Hello Super Sunday School Parents,
Grace and peace to you!
In this week’s Sunday School lesson, our children learn the story of how Joshua and the Israelites crossed the River Jordan while they bravely, and faithfully, traveled toward the Promised Land (Joshua 3: 1-17; 4: 1-24).
Their journey took place following forty years of aimlessly wandering through the wilderness. Can you imagine how weary it must have felt to be moving but going nowhere? To have a goal in mind, but no clear path for which to follow?
Well, maybe you can. For the past several months, as we’ve lived through a pandemic, scientists all over the world have been racing to develop a vaccine for COVID-19. We’ve also witnessed atrocious acts of racism across our nation and learned about the pain and destruction it causes countless individuals in America each and every day.
For me, even as I read the news and learn how some progress is being made toward understanding this virus, and also towards combatting systemic racism, it nevertheless feels as if we’re going around and around in circles. We have goals in mind, sure, but the path for how we are to reach them has proven rather elusive.
So, back to the Israelites who were following Joshua’s lead. They had all packed up their tents and were ready to follow the ark of the covenant into the promised land, but the Jordan River was between the Israelites and their new home. In ancient times, this river was probably 100 feet wide and 3-10 feet deep. During the time of year when the Israelites crossed, flooding could increase the Jordan River to as much as 600 feet in breadth and 150 feet in depth. Crossing in spring was a daunting and dangerous task.
Nevertheless, Joshua reminded the people to trust that God had a plan and to believe that God’s plan would work. The Israelites faithfully obliged, and sure enough, when the priests carrying the ark stepped into the Jordan River, the water stopped flowing and the twelve tribes of Israel were able to cross on dry land.
Did they wait for the miracle of parting water before they stepped out? Nope.
I wonder about this group; what was going through the priests’ minds then? They didn’t falter. They just stepped right into the uncertainty and danger without hesitation, trusting God. But, how? How, especially after wandering aimlessly for forty years, does one summon up the courage necessary to perform such an extraordinary act of faith?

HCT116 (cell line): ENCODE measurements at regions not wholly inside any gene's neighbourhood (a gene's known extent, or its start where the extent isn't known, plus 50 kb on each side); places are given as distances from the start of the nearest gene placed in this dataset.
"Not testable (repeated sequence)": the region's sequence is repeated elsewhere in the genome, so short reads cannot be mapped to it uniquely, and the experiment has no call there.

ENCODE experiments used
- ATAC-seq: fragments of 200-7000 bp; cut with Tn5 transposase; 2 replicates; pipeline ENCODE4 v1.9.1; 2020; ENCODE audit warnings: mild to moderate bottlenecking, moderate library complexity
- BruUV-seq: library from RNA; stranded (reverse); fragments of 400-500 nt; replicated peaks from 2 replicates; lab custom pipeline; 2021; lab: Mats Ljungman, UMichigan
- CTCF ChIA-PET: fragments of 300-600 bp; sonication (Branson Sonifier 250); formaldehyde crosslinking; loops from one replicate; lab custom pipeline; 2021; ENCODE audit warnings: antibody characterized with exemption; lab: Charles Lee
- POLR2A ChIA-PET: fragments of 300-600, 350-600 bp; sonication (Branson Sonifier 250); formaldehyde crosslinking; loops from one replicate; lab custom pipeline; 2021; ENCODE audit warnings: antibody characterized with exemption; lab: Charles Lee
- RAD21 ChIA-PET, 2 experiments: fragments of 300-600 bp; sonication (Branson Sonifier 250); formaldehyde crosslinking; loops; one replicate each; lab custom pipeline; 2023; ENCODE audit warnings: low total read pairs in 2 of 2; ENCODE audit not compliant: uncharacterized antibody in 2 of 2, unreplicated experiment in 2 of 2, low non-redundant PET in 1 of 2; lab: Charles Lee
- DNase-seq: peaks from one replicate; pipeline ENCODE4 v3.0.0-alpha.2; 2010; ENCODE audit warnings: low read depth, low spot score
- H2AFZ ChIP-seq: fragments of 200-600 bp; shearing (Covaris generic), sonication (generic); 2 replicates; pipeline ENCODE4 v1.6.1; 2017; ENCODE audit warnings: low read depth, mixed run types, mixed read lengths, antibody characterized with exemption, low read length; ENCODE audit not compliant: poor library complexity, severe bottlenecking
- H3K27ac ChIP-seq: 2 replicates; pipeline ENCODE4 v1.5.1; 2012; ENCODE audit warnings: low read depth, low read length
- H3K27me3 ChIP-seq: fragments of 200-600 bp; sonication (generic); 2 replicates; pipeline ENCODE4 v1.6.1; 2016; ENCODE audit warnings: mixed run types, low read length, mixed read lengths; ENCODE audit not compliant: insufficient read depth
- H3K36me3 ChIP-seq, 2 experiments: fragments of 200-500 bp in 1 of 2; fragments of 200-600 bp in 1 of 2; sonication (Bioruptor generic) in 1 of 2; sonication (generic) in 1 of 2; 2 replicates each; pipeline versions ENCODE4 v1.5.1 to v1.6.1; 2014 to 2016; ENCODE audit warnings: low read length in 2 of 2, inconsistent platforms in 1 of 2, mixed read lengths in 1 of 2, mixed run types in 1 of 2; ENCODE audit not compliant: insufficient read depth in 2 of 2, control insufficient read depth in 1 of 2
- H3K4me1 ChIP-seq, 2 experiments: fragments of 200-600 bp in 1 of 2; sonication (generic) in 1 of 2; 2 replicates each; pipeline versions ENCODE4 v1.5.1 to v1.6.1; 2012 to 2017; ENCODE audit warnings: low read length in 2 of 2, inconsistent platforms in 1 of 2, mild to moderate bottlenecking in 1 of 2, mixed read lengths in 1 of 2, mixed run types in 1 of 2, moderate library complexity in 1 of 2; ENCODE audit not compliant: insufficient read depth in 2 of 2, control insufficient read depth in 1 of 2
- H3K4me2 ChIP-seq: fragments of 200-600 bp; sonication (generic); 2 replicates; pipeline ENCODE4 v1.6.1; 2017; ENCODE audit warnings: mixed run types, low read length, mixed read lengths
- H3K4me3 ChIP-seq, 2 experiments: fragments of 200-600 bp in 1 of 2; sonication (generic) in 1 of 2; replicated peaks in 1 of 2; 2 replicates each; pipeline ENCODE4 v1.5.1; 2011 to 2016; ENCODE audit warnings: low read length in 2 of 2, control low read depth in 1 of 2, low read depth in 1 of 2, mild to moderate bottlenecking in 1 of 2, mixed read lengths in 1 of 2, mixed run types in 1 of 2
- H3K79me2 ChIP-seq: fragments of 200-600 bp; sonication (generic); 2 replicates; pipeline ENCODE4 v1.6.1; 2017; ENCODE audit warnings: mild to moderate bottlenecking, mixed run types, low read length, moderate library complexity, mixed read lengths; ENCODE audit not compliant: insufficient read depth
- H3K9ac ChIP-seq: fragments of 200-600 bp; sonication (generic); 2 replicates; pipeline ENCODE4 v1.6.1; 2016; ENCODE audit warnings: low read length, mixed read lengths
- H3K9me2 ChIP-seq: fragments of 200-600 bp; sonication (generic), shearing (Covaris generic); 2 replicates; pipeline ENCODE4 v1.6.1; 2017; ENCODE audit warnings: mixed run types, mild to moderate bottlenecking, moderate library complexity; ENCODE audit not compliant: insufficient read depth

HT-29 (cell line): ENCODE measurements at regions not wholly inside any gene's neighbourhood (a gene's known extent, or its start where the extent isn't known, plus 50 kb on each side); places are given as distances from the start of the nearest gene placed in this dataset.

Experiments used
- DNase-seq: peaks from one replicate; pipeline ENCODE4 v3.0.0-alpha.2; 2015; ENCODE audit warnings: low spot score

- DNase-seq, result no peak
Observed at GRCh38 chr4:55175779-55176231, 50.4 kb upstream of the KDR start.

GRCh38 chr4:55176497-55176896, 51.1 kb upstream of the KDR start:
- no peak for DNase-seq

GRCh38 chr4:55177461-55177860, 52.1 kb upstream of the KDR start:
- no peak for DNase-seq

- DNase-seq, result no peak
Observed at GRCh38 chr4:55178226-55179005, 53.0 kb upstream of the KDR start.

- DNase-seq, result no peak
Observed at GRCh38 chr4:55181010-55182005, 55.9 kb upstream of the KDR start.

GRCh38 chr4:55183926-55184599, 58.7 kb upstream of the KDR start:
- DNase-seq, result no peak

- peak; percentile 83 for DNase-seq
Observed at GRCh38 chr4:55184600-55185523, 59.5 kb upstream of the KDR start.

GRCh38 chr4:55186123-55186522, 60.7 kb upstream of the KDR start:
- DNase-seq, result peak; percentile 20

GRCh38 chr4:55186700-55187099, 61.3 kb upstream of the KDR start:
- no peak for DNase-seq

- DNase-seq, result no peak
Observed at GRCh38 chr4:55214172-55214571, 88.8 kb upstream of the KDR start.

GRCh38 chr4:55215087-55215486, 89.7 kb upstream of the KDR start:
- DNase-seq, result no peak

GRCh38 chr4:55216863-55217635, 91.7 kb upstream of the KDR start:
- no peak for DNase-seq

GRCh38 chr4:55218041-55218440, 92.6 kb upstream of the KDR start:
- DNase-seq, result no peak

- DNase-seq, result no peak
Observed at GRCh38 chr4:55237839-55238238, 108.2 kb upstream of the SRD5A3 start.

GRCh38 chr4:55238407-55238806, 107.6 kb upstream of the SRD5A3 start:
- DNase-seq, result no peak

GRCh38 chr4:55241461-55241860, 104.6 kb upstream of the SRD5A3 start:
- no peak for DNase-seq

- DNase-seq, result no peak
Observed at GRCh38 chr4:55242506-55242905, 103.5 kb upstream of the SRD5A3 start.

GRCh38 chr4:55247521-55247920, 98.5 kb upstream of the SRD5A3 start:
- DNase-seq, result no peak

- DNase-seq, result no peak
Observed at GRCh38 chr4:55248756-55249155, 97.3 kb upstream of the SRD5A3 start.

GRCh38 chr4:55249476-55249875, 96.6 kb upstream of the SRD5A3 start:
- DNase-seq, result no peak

We are given one particularly important clue: once through the river, God commands the Israelites to remember. God asks them to build a monument from stones found at the bottom of the Jordan River. God also asks them to tell future generations (who might not be privy to witnessing such miracles) about this remarkable story of faithfulness. God wanted his people to remember.
Perhaps, when faced with this seemingly insurmountable obstacle, the priests recalled the stories they heard as children about how God parted the Red Sea so that their parents could escape Egypt. It seems that this memory, this act of remembrance, helped them feel brave. The very act of bearing those stories in mind helped the priests step out in faith.
There is power in remembering. Remembering gave the Israelites courage. Remembering gave the Israelites strength!
God wants us to remember too. To embrace the act of recalling to mind the myriad ways that God took care of us as we went through the valleys of life and encountered challenges. To remember how God was with our friends and loved ones as they experienced hardship and eventually overcame it. When we recall these things, we stand on the solid foundation of our faith. We start to feel strong and not fearful. We feel less dismayed and more courageous.
In remembering, we become ready for the cloudy future that lies ahead, knowing that God will be by our side, wherever we go, just as God was for Joshua, just as God was for Moses, and just as God was for the Israelites. There is power in remembrance. By recalling to mind God’s incredible ability to overcome obstacles, we can face the challenges of today’s world with strength and courage.
And so, in closing, my prayer this week is for God to help us experience the spirit that was present among the Israelites the day they crossed the Jordan River into the promised land. May we remember God’s power, may we remember God’s tremendous love.
I hope you have fun sharing the attached family devotional and activities with your children. Take good care as you embark on this important mission and be well. You’ve got this!
With Deep Blessings,
PS – here’s a video from Deep Blue Kids about remembering moments spent with friends https://my.amplifymedia.com/
 New Interpreters Study Bible, New Revised Standard Version (2003), pg. 310